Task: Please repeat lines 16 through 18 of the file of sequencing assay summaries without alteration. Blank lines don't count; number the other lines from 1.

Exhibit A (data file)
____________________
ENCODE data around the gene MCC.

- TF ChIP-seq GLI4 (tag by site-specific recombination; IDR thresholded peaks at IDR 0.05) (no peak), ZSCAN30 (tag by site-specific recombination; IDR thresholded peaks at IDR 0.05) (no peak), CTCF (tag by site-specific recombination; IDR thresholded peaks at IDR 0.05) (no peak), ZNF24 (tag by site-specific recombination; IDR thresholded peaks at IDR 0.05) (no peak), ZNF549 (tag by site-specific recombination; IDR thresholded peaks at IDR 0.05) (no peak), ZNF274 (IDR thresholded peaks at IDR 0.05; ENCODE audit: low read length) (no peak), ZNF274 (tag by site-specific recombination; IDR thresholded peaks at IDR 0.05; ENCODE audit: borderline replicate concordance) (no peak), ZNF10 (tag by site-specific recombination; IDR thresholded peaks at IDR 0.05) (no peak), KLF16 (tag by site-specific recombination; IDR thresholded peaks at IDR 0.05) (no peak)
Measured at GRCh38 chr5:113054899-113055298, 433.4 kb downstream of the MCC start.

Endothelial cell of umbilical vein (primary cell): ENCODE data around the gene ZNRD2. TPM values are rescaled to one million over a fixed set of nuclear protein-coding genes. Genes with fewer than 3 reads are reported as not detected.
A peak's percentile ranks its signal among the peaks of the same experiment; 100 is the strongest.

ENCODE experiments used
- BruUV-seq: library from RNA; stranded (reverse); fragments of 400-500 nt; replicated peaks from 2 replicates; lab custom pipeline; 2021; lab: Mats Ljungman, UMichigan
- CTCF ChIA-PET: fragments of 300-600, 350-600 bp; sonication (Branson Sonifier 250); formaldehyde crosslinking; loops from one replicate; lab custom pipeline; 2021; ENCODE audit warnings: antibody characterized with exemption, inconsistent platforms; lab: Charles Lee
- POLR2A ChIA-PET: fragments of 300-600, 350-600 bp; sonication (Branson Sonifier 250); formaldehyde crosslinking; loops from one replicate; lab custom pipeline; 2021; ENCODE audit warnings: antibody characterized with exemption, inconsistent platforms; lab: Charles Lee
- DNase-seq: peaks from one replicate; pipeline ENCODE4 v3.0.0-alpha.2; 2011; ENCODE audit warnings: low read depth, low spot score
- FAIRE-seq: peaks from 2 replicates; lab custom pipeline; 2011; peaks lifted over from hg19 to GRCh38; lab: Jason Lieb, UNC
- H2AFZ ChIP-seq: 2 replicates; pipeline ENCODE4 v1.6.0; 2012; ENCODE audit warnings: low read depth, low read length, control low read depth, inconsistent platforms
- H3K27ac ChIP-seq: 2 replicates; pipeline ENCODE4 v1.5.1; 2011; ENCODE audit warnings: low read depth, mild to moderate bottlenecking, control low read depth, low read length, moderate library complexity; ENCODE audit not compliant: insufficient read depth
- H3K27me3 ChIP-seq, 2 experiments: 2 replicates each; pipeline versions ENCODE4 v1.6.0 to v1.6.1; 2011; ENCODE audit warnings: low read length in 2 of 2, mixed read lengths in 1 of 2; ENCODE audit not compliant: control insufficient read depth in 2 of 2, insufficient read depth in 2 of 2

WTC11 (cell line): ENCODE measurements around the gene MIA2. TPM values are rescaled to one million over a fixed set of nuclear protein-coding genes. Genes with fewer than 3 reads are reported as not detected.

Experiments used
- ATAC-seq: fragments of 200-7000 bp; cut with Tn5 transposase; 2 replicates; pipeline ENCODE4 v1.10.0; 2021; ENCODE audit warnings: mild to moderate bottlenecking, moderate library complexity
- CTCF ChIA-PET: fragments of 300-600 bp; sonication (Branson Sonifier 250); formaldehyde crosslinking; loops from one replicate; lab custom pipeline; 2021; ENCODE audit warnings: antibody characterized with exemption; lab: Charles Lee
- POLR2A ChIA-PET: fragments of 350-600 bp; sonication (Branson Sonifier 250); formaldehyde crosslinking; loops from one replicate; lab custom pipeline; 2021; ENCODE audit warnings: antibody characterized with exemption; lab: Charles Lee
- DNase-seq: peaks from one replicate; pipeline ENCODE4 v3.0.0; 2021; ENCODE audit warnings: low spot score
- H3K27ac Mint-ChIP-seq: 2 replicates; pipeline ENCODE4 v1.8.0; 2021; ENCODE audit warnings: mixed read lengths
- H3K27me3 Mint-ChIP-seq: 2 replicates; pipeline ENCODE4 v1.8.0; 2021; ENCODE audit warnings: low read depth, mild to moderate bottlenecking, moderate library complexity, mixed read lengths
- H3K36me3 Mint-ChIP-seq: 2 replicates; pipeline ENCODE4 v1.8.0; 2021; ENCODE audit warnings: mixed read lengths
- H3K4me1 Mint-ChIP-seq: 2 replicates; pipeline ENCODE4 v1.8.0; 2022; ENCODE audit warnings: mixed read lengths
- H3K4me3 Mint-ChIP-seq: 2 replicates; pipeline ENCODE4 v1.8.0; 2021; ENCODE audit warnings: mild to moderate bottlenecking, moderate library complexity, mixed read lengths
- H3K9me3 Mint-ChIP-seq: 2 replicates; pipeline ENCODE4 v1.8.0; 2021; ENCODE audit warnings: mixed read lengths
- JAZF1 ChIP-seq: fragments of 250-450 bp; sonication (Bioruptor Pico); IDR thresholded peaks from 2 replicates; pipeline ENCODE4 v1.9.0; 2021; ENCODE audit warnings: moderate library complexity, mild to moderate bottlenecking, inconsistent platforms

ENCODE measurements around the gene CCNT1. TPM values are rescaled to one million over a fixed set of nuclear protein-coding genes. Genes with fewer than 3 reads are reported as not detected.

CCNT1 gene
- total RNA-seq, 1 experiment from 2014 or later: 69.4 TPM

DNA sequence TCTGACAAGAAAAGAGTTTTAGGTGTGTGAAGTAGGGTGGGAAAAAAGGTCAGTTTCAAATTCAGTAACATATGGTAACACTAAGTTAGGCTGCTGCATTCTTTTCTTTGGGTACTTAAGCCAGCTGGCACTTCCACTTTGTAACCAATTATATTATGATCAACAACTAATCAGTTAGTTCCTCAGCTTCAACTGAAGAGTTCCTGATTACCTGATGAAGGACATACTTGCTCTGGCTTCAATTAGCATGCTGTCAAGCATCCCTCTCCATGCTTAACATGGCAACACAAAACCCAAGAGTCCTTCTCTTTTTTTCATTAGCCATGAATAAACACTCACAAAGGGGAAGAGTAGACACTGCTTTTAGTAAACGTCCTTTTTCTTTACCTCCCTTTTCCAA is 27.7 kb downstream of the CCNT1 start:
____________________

Experiments used
- ATAC-seq: fragments of 200-7000 bp; cut with Tn5 transposase; 2 replicates; pipeline ENCODE4 v1.10.0; 2021; ENCODE audit warnings: mild to moderate bottlenecking, moderate library complexity
- CTCF ChIA-PET: fragments of 300-600 bp; sonication (Branson Sonifier 250); formaldehyde crosslinking; loops from one replicate; lab custom pipeline; 2021; ENCODE audit warnings: antibody characterized with exemption; lab: Charles Lee